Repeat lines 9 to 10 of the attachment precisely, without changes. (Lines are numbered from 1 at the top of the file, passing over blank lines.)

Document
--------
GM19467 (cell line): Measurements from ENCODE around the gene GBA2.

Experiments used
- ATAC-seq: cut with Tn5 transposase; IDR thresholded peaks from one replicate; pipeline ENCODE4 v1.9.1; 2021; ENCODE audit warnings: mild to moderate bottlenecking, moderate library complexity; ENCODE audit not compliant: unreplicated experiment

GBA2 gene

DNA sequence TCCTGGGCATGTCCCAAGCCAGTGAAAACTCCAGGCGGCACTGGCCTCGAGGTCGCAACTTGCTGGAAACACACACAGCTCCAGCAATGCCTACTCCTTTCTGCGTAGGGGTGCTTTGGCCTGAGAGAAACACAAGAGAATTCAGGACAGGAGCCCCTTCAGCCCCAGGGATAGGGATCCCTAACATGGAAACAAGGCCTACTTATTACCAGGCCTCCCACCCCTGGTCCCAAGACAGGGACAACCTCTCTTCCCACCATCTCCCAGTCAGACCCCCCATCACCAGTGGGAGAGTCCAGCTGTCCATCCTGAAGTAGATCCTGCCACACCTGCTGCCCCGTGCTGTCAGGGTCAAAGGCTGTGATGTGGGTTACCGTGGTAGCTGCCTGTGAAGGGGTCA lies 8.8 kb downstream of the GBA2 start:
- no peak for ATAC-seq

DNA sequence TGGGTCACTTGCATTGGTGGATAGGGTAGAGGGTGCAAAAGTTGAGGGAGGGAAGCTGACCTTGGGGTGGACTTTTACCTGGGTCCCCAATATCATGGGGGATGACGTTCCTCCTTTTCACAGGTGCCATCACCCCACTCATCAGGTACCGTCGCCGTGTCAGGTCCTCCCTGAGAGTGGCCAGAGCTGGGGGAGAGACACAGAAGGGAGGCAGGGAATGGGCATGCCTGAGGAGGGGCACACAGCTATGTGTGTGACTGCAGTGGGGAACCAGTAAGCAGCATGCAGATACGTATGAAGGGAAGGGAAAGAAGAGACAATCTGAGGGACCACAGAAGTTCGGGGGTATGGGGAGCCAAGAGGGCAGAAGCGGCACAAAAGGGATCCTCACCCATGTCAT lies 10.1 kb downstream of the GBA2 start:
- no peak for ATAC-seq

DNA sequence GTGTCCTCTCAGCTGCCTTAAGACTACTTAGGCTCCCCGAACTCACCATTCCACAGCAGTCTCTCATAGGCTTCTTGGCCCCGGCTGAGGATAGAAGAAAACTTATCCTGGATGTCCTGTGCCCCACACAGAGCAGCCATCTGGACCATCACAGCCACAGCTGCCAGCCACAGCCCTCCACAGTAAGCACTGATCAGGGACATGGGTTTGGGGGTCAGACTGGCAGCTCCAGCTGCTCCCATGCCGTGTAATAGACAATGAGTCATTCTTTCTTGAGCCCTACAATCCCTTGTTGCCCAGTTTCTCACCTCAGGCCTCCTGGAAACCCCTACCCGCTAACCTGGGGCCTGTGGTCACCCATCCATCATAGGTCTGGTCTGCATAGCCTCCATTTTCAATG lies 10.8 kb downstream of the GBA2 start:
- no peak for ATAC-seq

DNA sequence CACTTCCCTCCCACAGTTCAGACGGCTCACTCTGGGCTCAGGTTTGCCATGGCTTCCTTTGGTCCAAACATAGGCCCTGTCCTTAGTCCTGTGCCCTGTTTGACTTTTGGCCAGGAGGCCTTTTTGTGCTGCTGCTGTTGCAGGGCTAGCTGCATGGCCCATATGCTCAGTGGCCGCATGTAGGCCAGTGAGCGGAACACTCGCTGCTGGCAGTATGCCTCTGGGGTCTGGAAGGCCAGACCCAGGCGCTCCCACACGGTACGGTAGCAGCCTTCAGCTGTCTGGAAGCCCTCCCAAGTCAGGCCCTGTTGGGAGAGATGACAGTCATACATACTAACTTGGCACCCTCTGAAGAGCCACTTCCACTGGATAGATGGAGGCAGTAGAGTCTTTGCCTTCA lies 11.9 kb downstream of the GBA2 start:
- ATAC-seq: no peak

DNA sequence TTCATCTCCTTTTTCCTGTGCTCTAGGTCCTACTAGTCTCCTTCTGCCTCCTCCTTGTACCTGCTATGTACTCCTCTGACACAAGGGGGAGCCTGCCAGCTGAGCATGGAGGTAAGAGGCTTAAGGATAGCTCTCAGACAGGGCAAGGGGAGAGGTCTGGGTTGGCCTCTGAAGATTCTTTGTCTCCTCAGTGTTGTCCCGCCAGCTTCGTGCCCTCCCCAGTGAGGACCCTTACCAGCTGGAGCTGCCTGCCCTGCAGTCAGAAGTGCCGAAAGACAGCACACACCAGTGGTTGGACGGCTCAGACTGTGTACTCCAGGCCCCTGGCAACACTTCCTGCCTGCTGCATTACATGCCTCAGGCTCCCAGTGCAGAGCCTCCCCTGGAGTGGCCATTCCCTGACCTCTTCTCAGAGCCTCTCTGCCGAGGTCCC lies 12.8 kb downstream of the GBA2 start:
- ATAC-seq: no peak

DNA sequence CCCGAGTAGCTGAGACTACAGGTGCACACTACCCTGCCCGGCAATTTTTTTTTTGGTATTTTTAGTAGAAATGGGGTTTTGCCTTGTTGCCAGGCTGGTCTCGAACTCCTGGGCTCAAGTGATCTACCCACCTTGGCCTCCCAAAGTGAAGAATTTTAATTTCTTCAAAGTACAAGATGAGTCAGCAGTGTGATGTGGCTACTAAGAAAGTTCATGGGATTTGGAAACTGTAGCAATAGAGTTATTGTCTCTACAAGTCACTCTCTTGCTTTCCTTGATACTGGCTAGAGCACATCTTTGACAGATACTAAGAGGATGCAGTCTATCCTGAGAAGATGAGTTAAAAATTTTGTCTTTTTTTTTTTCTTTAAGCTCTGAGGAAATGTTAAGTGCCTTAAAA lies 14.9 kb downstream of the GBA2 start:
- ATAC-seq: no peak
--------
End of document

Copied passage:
DNA sequence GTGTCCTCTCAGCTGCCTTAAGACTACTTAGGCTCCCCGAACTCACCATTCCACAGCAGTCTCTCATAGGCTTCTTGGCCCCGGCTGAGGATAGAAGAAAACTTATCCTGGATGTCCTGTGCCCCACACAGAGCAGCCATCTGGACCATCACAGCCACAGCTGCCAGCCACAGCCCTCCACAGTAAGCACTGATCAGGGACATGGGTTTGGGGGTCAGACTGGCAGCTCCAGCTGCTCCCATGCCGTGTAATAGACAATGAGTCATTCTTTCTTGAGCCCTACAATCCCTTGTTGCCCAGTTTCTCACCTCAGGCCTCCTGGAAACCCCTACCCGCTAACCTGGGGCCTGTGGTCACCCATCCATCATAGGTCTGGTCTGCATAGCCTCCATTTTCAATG lies 10.8 kb downstream of the GBA2 start:
- no peak for ATAC-seq